BY MARY ELLEN FLANNERY.
NEA Today. Feb. 20, 2020
With Virginia poised to become the fifth state to require its middle and high schools to provide free tampons and menstrual pads in its bathrooms, the issue of “period poverty” has growing traction in schools and statehouses across the nation.
One in five teens said they have struggled to afford period products, or haven’t been able to purchase them at all, according to a national study. As a consequence, 84 percent say they’ve missed school, or know somebody who else who has.
That’s why Delaware high school teacher Kerry Stahl keeps a stash of tampons and menstrual pads—which she pays for herself—in her classroom for students. This way, she says, students can grab one, run to the bathroom, and be back in class in five minutes.
Otherwise, they’d have to trek to the nurse’s office (their school has one, but many don’t), wait for her to triage the sick kids, and possibly miss a whole class. Even worse, some of her students might simply stay home.
“It’s a common sense law,” says Stahl, who is vice president of the Delaware State Education Association (DSEA), about a Delaware bill to require free tampons and pads in Delaware’s middle and high school bathrooms. “Especially in low-income communities, if these things are free and accessible, it could encourage students to come to school.”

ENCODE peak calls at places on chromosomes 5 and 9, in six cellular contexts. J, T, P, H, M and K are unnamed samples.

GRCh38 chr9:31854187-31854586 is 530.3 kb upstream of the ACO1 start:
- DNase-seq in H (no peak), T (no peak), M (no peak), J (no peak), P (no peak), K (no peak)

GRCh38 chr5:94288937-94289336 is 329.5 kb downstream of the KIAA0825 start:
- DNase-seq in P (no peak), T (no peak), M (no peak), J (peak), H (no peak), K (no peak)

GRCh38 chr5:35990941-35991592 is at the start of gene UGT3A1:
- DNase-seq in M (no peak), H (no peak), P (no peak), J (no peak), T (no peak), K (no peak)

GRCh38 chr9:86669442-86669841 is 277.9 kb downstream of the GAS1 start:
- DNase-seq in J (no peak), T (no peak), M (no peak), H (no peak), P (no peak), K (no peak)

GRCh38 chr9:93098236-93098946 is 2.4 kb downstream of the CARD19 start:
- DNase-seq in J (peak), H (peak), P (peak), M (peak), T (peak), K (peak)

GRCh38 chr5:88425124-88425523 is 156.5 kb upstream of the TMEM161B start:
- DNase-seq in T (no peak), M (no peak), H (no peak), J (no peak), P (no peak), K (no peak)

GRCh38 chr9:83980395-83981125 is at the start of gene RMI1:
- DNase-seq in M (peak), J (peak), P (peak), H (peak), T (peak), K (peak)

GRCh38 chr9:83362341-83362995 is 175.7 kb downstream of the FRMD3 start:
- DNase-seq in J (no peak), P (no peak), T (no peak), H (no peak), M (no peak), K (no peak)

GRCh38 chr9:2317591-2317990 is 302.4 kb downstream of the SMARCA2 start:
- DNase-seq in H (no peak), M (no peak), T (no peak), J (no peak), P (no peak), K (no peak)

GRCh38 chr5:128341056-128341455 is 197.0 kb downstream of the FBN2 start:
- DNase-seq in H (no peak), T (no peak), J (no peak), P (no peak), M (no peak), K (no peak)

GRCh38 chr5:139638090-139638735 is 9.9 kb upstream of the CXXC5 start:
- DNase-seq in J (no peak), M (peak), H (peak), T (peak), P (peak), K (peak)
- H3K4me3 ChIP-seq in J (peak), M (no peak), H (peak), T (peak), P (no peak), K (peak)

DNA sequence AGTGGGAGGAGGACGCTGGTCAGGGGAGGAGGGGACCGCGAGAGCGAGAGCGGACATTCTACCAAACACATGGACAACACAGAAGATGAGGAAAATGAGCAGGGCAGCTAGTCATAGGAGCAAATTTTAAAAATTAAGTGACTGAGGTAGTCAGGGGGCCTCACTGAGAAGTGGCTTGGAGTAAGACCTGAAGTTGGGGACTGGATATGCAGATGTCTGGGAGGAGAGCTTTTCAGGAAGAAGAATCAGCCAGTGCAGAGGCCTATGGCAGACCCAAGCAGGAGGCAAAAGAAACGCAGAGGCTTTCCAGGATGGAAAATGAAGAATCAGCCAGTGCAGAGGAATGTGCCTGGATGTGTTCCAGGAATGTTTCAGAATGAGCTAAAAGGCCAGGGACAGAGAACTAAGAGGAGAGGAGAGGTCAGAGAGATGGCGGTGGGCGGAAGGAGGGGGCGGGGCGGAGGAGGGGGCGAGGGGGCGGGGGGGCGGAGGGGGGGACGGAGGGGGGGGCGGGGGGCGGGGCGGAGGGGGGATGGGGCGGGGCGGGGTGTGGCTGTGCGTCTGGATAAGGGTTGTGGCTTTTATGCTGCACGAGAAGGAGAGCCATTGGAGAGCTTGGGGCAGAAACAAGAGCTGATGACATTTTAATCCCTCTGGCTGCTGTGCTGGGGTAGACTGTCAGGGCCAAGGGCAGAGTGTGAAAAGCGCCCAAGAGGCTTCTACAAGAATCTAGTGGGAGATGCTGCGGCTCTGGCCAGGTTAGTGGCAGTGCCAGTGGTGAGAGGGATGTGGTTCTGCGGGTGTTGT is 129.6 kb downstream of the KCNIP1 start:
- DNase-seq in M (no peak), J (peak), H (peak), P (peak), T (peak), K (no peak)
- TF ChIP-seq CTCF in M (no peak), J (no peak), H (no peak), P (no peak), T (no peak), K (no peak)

With DSEA’s support, Delaware’s bill passed the state house last month. Meanwhile, in Virginia, with support from the Virginia Education Association, its legislation is even closer to becoming law. After sailing through the House of Delegates in early February, the Virginia bill, which requires free menstrual supplies in bathrooms used by fifth- through twelfth-graders, was passed by senators earlier this week by a vote of 39 to 1. If Governor Ralph Northam signs it into law, Virginia will become the fifth state in the U.S. to make sure students have free, easy access to period products.
“It’s a wonderful idea,” says Richmond Community High School teacher Charlotte Hayer, who also is a member of NEA’s Board of Directors. “In places like Richmond, where a good proportion of our families are living below the poverty line, access to those things can be difficult. Parents might be working two jobs and still struggling to provide the basic necessities. In those situations, kids might just stay home.”